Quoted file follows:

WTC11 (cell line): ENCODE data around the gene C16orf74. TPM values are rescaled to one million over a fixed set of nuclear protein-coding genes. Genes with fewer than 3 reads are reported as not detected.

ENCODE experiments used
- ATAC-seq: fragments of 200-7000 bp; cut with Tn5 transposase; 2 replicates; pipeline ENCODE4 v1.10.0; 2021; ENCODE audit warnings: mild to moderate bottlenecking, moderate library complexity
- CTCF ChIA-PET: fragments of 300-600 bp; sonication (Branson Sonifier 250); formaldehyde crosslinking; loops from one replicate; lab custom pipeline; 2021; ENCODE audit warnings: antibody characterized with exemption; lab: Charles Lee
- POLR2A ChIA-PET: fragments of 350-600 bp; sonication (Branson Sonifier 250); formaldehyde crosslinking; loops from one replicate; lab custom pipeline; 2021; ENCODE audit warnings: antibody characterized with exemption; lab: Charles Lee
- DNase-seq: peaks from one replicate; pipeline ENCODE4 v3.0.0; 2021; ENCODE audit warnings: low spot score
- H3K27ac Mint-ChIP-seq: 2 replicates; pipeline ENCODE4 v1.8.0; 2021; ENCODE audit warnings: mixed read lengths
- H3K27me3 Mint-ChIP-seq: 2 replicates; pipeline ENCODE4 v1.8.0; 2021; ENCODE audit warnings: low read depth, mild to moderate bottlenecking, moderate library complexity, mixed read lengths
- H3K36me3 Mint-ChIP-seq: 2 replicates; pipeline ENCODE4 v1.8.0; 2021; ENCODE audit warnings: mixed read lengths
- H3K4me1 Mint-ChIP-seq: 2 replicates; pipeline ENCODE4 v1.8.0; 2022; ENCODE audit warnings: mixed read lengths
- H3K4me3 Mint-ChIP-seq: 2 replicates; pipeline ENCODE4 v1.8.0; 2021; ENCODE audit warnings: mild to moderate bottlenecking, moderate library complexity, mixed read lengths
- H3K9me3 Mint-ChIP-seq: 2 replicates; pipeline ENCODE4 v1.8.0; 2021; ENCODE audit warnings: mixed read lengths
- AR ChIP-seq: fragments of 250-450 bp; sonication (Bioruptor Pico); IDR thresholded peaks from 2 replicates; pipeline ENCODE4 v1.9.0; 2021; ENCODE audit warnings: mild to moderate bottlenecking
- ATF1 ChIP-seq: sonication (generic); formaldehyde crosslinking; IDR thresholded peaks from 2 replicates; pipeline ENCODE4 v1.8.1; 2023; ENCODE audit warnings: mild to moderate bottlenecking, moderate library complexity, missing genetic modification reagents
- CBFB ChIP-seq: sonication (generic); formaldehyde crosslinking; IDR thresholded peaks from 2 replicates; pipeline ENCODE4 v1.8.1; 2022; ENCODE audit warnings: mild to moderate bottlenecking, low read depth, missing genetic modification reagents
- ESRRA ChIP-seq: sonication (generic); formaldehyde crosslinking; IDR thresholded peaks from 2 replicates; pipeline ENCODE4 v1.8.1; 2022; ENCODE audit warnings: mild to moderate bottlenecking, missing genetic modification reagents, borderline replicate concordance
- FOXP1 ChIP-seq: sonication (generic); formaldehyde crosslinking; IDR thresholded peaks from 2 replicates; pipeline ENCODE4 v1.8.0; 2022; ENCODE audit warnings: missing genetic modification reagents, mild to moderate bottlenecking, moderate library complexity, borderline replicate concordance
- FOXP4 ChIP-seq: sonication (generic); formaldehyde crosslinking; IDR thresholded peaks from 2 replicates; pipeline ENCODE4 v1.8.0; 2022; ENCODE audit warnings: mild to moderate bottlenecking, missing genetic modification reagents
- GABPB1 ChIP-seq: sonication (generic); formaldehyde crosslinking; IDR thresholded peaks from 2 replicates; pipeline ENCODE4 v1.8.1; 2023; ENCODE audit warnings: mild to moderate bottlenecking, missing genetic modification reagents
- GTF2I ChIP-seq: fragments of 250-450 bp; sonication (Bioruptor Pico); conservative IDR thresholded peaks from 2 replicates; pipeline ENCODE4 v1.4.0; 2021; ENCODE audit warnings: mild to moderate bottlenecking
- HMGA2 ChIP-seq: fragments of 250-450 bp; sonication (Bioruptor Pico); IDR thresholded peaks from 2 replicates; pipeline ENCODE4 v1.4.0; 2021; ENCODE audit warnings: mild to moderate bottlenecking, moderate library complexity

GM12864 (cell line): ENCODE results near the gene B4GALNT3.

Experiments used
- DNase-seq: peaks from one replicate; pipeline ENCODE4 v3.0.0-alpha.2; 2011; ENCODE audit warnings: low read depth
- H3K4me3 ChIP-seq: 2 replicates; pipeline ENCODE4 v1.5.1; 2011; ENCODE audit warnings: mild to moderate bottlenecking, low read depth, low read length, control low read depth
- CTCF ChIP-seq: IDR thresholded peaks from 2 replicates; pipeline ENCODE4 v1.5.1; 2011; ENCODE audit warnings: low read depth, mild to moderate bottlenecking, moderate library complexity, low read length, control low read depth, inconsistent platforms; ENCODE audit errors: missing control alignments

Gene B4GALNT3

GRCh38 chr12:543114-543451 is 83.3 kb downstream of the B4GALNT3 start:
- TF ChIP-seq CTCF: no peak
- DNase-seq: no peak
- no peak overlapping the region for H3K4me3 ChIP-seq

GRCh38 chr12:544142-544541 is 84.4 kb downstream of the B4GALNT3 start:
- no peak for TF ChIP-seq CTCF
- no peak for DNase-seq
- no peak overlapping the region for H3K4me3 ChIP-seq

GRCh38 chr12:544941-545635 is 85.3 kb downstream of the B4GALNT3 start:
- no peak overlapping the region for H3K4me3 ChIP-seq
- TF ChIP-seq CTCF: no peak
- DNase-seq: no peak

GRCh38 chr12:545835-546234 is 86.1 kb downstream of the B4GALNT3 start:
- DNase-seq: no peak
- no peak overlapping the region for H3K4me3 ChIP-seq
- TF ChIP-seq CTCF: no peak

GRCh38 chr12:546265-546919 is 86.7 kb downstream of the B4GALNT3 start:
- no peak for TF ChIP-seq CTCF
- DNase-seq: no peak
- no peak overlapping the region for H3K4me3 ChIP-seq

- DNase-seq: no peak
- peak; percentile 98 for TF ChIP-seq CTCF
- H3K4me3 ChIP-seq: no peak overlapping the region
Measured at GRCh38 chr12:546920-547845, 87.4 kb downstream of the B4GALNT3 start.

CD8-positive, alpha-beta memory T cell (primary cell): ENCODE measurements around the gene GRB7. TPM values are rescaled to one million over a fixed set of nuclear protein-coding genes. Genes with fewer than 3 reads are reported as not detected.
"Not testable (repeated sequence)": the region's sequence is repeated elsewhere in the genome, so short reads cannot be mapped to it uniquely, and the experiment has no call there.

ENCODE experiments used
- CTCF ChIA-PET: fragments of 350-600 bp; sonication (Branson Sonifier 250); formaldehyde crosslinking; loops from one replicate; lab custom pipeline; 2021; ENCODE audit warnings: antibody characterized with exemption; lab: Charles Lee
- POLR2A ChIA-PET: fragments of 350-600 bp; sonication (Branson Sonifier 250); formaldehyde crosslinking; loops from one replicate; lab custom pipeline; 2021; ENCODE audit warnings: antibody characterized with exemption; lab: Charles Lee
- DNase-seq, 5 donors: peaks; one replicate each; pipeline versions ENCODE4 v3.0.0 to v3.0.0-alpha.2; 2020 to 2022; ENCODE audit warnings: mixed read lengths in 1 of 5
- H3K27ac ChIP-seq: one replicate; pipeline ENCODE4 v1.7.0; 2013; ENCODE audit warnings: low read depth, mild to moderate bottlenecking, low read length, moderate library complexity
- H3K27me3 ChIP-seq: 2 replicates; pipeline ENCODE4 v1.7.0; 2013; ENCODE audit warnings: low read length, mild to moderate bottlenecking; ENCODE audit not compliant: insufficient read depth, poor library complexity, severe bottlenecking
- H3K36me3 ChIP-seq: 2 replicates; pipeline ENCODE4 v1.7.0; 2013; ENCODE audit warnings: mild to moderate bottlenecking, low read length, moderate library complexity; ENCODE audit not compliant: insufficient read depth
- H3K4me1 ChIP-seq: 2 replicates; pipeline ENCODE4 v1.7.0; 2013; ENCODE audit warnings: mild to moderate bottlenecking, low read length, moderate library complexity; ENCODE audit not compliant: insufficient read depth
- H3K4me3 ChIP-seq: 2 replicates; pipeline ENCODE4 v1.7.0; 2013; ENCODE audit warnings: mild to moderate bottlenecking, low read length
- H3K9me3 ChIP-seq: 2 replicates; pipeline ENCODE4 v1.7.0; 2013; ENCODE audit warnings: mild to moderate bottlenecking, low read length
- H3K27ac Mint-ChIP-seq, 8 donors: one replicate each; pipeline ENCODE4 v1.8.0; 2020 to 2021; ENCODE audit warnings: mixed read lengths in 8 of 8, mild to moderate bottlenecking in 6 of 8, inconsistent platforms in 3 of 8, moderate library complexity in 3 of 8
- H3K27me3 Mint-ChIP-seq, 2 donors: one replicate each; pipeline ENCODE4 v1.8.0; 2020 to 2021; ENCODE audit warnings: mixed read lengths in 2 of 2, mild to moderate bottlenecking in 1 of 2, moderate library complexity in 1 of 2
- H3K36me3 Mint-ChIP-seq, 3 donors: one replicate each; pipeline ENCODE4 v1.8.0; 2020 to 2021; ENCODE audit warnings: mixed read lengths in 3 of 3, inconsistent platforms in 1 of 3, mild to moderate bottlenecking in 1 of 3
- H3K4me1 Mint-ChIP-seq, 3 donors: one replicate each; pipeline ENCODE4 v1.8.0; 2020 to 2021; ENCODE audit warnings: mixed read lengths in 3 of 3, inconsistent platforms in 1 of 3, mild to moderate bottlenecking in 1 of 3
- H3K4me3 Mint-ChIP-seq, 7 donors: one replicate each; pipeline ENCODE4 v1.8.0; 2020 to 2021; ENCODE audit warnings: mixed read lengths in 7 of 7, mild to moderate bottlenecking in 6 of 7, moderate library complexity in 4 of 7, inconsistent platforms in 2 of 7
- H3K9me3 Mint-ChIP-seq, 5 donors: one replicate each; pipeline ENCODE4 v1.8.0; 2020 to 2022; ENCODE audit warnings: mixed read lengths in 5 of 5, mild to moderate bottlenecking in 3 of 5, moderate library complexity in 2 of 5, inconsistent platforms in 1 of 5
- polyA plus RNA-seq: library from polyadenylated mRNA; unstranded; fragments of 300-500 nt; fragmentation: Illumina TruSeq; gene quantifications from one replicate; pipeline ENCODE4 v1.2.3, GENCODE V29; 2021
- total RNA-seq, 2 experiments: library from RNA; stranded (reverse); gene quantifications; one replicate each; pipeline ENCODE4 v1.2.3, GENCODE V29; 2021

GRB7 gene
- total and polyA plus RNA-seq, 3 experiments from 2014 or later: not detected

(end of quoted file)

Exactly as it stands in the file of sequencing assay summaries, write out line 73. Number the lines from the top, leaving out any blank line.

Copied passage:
- total and polyA plus RNA-seq, 3 experiments from 2014 or later: not detected